80beats has covered the history of the first Americans, from their migrations after crossing the Bering Land Bridge to their habit of eating dogs.
Some argue that the first American cultures came from Australia.
And that many might have been wiped out by an asteroid.

Not So Fast:
Some anthropologists say that the “Clovis first” theory went out of style years ago, and that this study only puts the nail in the Clovis coffin.
Others are skeptical about this present finding, noting that OSL dating is less reliable than radiocarbon dating and that the site’s deposits are “potentially problematic” because they’re located on an old floodplain and could have been transported by water.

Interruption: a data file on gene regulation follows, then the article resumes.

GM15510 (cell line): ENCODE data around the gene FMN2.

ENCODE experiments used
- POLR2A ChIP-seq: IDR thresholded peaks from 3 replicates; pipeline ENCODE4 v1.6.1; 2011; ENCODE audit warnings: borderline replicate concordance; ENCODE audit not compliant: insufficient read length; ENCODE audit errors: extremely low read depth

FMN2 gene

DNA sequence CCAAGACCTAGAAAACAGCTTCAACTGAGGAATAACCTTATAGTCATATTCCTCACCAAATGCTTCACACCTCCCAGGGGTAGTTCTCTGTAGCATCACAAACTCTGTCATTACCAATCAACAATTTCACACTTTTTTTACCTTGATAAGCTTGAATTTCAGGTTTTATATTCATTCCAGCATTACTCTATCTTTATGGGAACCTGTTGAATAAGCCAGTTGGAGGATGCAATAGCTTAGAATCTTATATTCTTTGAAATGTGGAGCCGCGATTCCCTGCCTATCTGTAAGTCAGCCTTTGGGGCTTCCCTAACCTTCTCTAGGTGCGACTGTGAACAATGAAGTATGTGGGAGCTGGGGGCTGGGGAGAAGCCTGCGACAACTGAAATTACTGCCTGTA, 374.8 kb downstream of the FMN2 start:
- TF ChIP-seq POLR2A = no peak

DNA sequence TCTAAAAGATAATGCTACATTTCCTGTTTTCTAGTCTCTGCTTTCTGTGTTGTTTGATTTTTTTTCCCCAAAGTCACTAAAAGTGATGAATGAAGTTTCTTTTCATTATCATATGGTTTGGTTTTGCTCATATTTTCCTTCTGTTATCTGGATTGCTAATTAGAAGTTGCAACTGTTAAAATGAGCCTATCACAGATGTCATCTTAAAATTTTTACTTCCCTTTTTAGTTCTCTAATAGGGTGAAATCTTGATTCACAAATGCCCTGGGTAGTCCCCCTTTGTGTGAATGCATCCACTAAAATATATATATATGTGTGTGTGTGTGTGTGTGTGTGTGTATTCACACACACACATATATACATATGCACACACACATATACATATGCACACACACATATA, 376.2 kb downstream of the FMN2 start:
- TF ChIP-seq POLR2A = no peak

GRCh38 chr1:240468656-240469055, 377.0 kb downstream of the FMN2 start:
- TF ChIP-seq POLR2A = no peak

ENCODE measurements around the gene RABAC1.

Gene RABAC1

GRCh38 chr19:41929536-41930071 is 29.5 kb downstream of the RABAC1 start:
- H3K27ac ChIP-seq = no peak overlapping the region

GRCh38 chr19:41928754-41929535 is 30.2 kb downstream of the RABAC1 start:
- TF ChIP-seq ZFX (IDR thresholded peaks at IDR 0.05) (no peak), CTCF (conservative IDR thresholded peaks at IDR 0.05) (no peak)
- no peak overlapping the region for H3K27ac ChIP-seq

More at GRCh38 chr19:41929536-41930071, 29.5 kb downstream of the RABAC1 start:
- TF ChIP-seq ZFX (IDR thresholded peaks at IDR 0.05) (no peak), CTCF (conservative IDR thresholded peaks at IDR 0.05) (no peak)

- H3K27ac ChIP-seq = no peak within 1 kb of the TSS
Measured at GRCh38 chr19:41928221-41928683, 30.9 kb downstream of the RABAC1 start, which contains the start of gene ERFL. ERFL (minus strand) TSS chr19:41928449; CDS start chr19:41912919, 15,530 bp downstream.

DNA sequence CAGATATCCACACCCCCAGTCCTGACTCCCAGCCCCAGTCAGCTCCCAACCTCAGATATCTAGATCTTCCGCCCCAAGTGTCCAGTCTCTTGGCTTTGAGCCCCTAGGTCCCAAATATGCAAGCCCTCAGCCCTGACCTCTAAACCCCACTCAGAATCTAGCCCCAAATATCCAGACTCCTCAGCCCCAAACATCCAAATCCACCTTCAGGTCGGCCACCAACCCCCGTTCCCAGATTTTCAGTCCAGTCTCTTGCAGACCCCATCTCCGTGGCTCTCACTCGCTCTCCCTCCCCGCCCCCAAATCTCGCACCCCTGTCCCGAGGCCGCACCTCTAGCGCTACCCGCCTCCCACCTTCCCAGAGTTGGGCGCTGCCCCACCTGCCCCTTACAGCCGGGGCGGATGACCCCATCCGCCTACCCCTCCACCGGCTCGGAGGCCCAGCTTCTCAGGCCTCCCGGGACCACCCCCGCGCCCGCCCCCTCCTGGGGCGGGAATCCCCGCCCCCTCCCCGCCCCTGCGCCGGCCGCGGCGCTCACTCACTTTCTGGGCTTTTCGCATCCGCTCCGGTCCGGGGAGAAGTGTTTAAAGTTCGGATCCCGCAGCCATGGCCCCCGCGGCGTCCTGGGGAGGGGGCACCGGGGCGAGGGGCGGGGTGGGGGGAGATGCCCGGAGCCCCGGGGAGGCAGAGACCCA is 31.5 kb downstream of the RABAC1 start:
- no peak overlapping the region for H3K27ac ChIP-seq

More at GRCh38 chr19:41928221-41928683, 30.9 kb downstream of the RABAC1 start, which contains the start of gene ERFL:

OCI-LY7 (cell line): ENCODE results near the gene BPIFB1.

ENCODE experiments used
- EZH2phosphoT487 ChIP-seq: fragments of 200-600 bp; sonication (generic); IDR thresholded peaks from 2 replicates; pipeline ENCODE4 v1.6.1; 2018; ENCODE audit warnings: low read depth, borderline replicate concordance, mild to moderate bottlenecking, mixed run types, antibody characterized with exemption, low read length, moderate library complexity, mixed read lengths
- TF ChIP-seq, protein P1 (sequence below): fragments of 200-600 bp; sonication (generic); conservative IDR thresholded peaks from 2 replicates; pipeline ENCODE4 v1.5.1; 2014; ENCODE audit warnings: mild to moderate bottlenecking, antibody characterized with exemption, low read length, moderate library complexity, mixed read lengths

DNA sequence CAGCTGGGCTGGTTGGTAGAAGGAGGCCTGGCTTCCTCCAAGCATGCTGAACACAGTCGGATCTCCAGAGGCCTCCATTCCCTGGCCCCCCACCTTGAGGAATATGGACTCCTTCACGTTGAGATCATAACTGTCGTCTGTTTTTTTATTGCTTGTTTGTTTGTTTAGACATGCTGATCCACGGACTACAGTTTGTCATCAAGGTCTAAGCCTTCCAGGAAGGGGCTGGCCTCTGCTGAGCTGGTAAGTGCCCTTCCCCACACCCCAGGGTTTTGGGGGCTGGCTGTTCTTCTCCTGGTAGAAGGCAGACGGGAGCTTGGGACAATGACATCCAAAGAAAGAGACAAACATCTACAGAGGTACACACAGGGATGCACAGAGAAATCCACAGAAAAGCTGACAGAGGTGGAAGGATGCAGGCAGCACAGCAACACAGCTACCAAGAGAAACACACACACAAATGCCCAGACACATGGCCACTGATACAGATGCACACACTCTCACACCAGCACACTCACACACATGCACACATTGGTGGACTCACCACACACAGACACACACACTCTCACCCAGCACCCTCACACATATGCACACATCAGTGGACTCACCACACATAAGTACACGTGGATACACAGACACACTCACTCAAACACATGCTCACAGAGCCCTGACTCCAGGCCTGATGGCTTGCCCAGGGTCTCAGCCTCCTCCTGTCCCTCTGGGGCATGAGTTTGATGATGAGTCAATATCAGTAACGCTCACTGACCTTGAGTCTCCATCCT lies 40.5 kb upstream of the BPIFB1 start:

The Future Holds: Now it’s time for archeologists to rethink the North American narrative of migration: How did humans first populate the continent? As James Adovasio, the executive director of the Mercyhurst Archaeological Institute, told NPR, “Everything we’re learning now, from genetics, from linguistic data, from geological data, from archaeological data, suggests that the peopling process is infinitely more complicated than we might have imagined 50 years ago, or even 20 years ago.”

Reference: The Buttermilk Creek Complex and the Origins of Clovis at the Debra L. Friedkin Site, Texas. By Michael R. Waters et al. DOI: 10.1126/science.331.6024.1512


Image: Courtesy of Michael R. Waters

3) Science

Lo más destacado del ejemplar de Science del 25 de marzo, 2010